Golf: Tiger horror-show in 'lonely' Masters finale

Jim SLATER, Agence France-Presse

Posted at Nov 16 2020 06:45 PM

Tiger Woods of the U.S. reacts on the 2nd hole during the final round. Brian Snyder, Reuters.

AUGUSTA -- Defending champion Tiger Woods made a nightmare 10, his worst score on any major hole, on the par-3 12th at Augusta National in Sunday's final round of the Masters.

The 15-time major winner blamed the hole's well-known swirling winds for the humbling performance, which saw him send three balls into Rae's Creek.

"This sport is awfully lonely sometimes," Woods said. "You have to fight it. No one is going to bring you off the mound or call in a sub. You have to fight through it.

"That's what makes this game so unique and so difficult mentally. We've all been there. Unfortunately I've been there and you just have to turn around and figure out the next shot and I was able to do that coming home."

Woods closed with birdies on five of his final six holes to salvage a closing four-over 76 and finish on one-under 287, but it couldn't dim the shocker at the tricky 155-yard layout in the heart of fabled Amen Corner.

The five-time Masters champion found the water in front off the green off the tee after the winds changed.

"I committed to the wrong wind," Woods said. "The wind was off the right for the first two guys, and then when I stepped up there, it switched to howling off the left. I also got ahead of it and pushed it.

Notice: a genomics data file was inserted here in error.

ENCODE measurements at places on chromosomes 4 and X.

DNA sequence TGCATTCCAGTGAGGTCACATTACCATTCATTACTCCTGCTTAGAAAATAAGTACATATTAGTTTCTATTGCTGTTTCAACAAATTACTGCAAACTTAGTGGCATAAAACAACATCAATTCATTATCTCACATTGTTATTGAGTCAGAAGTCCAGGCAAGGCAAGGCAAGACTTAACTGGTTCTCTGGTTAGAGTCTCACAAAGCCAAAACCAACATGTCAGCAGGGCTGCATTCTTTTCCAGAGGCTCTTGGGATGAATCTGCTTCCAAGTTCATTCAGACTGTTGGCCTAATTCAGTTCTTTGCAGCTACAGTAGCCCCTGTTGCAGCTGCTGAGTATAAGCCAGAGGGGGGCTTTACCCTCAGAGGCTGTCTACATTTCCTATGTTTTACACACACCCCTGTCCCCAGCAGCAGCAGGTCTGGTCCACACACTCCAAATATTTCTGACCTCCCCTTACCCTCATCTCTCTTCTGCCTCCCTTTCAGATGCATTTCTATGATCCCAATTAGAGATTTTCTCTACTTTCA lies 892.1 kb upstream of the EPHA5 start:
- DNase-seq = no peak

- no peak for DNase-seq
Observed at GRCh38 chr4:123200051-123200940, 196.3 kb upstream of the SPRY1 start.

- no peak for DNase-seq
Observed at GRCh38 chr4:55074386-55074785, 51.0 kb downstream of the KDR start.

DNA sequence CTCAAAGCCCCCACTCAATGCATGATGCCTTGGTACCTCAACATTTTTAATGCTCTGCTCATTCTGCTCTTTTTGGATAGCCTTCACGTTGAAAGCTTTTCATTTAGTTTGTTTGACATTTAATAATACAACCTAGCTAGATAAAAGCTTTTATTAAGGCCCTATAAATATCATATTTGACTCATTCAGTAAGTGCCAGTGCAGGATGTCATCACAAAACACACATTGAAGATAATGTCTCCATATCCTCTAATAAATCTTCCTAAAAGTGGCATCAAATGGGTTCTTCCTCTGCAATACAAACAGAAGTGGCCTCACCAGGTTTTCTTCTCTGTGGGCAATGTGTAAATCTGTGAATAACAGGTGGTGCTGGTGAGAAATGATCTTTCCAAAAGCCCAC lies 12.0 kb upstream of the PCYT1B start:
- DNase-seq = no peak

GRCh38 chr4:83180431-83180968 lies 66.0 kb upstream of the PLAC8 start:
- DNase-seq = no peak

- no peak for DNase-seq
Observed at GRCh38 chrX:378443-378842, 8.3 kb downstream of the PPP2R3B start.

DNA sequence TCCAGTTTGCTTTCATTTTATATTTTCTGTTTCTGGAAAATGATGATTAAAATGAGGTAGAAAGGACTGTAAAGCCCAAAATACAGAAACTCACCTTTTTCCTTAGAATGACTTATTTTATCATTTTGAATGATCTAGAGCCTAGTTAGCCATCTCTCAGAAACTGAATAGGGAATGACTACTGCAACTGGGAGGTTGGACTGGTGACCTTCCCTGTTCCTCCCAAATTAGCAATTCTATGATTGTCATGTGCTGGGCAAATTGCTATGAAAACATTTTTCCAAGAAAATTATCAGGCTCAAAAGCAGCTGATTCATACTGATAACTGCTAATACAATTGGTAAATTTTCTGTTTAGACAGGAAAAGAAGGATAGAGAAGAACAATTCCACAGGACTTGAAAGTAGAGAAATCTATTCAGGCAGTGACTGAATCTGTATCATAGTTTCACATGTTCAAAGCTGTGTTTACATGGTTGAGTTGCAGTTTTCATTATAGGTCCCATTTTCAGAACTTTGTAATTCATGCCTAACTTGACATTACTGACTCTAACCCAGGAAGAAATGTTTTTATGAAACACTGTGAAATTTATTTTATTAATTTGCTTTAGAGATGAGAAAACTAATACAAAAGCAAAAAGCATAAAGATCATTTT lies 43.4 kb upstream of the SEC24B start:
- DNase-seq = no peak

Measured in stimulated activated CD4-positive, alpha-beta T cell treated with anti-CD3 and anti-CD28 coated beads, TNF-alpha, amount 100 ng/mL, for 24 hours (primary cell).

- 'So alone' -

"From there I hit a lot more shots and had a lot more experiences there in Rae's Creek."

Woods punched his third in the creek again, then found the safety of a bunker beyond then green, only to blast out and roll the ball down a slope and back into the water.

He finally chipped onto the green with his eighth and two-putted to end the horror show.

"You're so alone out there and you have to figure it out," Woods said.

Woods was bothered by back issues for the second day in a row, using his wedge to support his weight as he climbed out of the bunker after finishing his sand blasting.

Woods took some solace in knowing he only has to wait until April for his next chance at a sixth green jacket.

"Hopefully if everything continues the way it is going right now, then we're able to have this event in April," Woods said.

Woods, who turns 45 next month, says back issues are just another mental obstacle he must overcome to stay motivated.

"There are days when mentally it's harder to push than others just because physically my body just has moments where it just doesn't work like it used to," Woods said.

"No matter how hard I try, things just don't work the way they used to, and no matter how much I push and ask of this body, it just doesn't work at times.

"It's more difficult than others to be motivated at times because things just ache and have to deal with things I've never had to deal with before."

© Agence France-Presse